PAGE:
A monetary story alternative to Krugman´s fiscal story

Paul Krugman writes “Did The Fed Save The World?”:

Bernanke’s basic theme is that the shocks of 2008 were bad enough that we could have had a full replay of the Great Depression; the reason we didn’t was that in the 30s central banks just sat immobilized while the financial system crashed, but this time they went all out to keep markets working. Should we believe this?

It’s not a hard story to tell — and I very much agree with BB that pulling out all the stops was the right thing to do. You don’t play games at such times.

But I’m not persuaded that the real difference between 2008 and 1930-31 (which is when the Depression turned Great) lies in central bank action, or related bailouts.

It’s true that the 30s were marked by a big financial disruption; one measure (which I learned from Bernanke’s academic work) is the soaring spread between slightly risky corporate bonds and government debt:

Alternative to Krugman story_1

But there was also a big financial disruption in 2008-2009, in fact comparable in size by this measure:

Alternative to Krugman story_2

So really, was putting a limit on the financial crisis the reason we didn’t do a full 1930s? Or was it something else?

And there is one other big difference between the world in 2008 and the world in 1930: big government. Not so much deliberate stimulus, although that helped, as automatic stabilizers: the U.S. budget deficit widened much more in 2007-2010 than it did in 1930-33, even though the slump was much milder, simply because taxing and spending were much bigger as a share of GDP. And that budget deficit was a good thing, supporting demand at a crucial time.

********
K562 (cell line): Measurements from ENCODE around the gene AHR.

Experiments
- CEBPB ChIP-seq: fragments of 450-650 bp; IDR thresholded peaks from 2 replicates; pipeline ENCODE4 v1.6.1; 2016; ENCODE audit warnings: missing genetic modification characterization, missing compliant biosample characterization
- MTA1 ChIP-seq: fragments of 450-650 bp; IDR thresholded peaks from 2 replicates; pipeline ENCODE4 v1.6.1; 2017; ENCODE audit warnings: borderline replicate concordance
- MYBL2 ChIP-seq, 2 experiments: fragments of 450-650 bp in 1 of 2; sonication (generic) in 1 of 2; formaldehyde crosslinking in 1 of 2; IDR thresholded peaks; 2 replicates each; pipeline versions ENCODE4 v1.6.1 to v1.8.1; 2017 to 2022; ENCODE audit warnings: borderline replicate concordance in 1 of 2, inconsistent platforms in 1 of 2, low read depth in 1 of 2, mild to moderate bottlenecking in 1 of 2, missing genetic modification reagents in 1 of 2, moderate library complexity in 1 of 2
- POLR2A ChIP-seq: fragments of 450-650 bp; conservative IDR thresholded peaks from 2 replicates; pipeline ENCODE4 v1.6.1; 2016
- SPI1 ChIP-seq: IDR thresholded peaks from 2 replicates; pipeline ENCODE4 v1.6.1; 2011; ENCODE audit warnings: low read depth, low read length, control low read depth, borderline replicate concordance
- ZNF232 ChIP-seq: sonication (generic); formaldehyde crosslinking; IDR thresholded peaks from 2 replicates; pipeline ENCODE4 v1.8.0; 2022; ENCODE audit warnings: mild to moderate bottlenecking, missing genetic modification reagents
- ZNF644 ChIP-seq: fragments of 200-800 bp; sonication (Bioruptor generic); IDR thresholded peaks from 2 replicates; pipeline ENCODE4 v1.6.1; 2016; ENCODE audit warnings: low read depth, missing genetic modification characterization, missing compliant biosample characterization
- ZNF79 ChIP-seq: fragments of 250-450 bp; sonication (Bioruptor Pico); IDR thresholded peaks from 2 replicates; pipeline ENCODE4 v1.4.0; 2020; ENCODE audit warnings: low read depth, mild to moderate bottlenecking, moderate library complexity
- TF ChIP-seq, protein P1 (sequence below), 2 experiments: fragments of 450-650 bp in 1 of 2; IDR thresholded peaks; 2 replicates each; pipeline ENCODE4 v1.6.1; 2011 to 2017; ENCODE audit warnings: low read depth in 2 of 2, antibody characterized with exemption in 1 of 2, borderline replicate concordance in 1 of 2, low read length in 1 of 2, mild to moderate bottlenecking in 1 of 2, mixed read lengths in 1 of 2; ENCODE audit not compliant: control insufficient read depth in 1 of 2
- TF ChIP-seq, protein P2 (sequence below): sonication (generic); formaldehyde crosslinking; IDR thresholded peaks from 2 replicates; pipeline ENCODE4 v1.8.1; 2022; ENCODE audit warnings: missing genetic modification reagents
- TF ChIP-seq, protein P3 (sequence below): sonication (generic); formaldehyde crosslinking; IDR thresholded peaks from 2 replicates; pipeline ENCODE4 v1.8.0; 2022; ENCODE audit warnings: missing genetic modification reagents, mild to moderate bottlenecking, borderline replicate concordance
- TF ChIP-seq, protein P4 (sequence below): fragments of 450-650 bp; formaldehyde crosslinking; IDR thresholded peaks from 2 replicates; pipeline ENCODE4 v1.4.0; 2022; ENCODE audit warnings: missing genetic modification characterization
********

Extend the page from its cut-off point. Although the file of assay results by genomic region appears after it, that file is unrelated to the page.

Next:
Again, Bernanke and company were right to step in forcefully. But I’d argue that the fiscal environment was probably more important than monetary actions in limiting the damage.

The charts below allow for a different narrative.

Alternative to Krugman story_3

Notice that the “financial disruption” in the Great depression only began 15 months into the economic contraction, being responsible (“propagating”) the second stage of the contraction. When did it end? When FDR delinked from gold and NGDP turned around.

The “financial disruption” in the Great Recession was “front loaded”, with financial disruptions beginning even before the start of the recession. What seems to have “propagated” the financial disruption after mid-2008 was the Fed allowing NGDP to “shrink”. The fact that the “financial rescue services” quickly went into action helped avoid another dive in NGDP as happened in 1931. In other words, “propagation” this time around was avoided. When did the “financial disruption end? When, in addition to rescuing finance houses, the Fed introduced QE1 in March 2009.

Just like FDR´s action in 1933, Bernanke´s action in 2009 reversed the course of “fate”, only in Bernanke´s case, the action was excessively timid.

The main point, however, is that in this version of the comparative stories the “fiscal actor” (big government) does not get to go on stage!

Update: Elsewhere someone called geerussell commented:

Those charts just show the central bank doing its job. In the 1930s by abandoning the gold standard to provide the necessary accommodation. In 2009 by furnishing liquidity and avoiding rate spikes. In doing so they don’t crowd big government off the stage, they keep the stage from collapsing so the show can go on.

If the central bank is doing its job in accommodation though, it can’t “do more” and whether anything happens on the stage or not depends on degree to which the government steps up with the necessary spending and this chartdetermines the pace and quality of NGDP recovery.

The version of his chart is on top:

fiscal-mon story

Despite increasing fiscal stimulus in 2007-09, the real economy is tanking together with nominal spending. When NGDP growth turns up, so does RGDP growth. And note that despite increasingly contrationary fiscal policy in 2011-14, RGDP growth hums along at a stable rate, dancing to the tune of stable NGDP growth.

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